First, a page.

When I finally got pregnant it was because of him, he told me ‘no’ he told me ‘you have to have a child, I want you to have a child, you have to have a child’ he nagged and nagged until I gave after. (Informant nr 6)

One of the subtle ways by which men exerted RC was framing it as a way of caring for their partners. This was expressed by men manipulating or withholding information on contraception to impose their own contraceptive choice to their partner’s. In one case, RC was not about imposing pregnancy, but by denying women’s agency to choose the contraceptive method to be used. Another manipulative tactic used by men to undermine women’s contraceptive self-efficacy was to question the woman’s ability to know whether she wanted a pregnancy or not.

Interviewer: In the beginning, when the two of you started to have a life together when you decided to live together, did you talk about family planning?

Respondent: Yes, but he always told me ‘no’, and that a woman isn’t with a man to use birth control, it’s for having children, but I said ‘no’, or like, in the beginning I didn’t want children right away, I wanted to have them later because I wanted to know him better, but no, he didn’t want to [use contraceptives]. (Informant nr 3)

Our interviews also showed that PP behaviors overlapped with emotional IPV. Men shamed and humiliated their partners who used contraception accusing them of infidelity. This situation often arose when women suspected their partners’ own infidelity and demanded them to use condoms. Our informants described how, having unprotected sex under those conditions was shameful in itself and perceived as forced sex. They also described how disagreements about contraceptives could result in rape.

[…] one day he came home in the morning and I remember I was always taking my contraceptives, my injections and yes, what he did was that he grabbed all those things the pills and he broke my family planning card. Then, he broke my pills and he hit me, right? He hit me eh…and then the accusations started and well as he had me there as if I was kidnapped, so I could not leave, right? And yeah sometimes he took, how do I say? He took me by force, and I did not like that, I did not like that […] (Informant nr 1)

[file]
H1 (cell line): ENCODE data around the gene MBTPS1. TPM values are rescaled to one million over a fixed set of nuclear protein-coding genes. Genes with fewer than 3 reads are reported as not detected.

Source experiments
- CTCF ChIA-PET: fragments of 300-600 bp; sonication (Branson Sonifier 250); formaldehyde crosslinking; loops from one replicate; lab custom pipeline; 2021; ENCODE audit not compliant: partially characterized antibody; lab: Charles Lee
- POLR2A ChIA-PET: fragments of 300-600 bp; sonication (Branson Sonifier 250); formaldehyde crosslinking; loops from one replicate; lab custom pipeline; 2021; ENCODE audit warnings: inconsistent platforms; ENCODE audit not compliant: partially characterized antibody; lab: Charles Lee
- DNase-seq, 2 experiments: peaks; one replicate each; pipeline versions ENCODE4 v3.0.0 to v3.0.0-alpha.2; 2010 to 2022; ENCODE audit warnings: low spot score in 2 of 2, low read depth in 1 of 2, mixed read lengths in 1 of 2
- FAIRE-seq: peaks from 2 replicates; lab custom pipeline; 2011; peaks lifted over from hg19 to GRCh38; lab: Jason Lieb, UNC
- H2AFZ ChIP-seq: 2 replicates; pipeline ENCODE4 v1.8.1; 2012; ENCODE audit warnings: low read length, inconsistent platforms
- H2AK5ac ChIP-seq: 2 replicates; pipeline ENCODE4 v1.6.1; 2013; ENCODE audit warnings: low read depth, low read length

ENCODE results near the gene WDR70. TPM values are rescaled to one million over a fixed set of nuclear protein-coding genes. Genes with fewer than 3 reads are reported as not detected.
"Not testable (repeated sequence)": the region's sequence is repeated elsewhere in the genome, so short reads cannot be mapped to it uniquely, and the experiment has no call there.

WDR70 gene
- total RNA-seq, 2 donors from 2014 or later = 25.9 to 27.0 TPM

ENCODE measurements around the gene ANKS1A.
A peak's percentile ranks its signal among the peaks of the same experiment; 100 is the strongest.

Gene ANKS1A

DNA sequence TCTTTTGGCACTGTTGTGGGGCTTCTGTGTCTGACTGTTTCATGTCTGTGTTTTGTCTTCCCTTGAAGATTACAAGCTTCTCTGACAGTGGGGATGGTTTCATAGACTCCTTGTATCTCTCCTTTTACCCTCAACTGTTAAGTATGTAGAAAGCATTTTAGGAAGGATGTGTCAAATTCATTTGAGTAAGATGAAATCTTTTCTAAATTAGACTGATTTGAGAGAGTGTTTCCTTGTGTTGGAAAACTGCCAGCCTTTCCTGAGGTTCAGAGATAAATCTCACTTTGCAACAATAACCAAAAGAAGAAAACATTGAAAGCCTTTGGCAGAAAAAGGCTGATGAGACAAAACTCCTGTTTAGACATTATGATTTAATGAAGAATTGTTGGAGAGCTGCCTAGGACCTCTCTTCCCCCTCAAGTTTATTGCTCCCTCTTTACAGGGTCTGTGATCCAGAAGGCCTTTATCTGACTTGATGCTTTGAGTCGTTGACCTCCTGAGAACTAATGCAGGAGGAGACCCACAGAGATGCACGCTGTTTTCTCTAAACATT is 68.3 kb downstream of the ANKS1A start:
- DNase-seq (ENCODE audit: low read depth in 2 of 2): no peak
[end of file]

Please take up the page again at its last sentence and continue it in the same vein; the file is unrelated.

Overlapping RC types

Overlapping RC types were common within the quantitative data. Four in ten women ever exposed to any form of RC were exposed to both PP and CS (three in ten among those reporting 12 months exposure to RC) (Fig. 3).

Fig. 3
figure 3

Overlapping between pregnancy promotion (PP), contraceptive sabotage (CS) ever, and last 12 months exposure

Our qualitative data also showed that women exposed to both PP and CS were the ones who were exposed to the most severe and explicit RC behaviors. In their narratives, PP was discussed more often than CS as well as the continuously nature of PP behaviors. For example, behaviors such as nagging the woman about having children, objecting when the woman was going to get her hormonal injection, or questioning that the woman should need any protection were discussed often. On the other hand, CS was described as happening occasionally. One of the informants told about how she repeatedly asked her partner if he had seen the card that she needed in order to get her free birth control at the HCC, he accused the children. When she found the card torn apart and confronted him, he admitted that he took it and broke it and told her that she “couldn’t decide by herself”. Her partner kept obstructing her intent to use birth control alongside his different PP acts.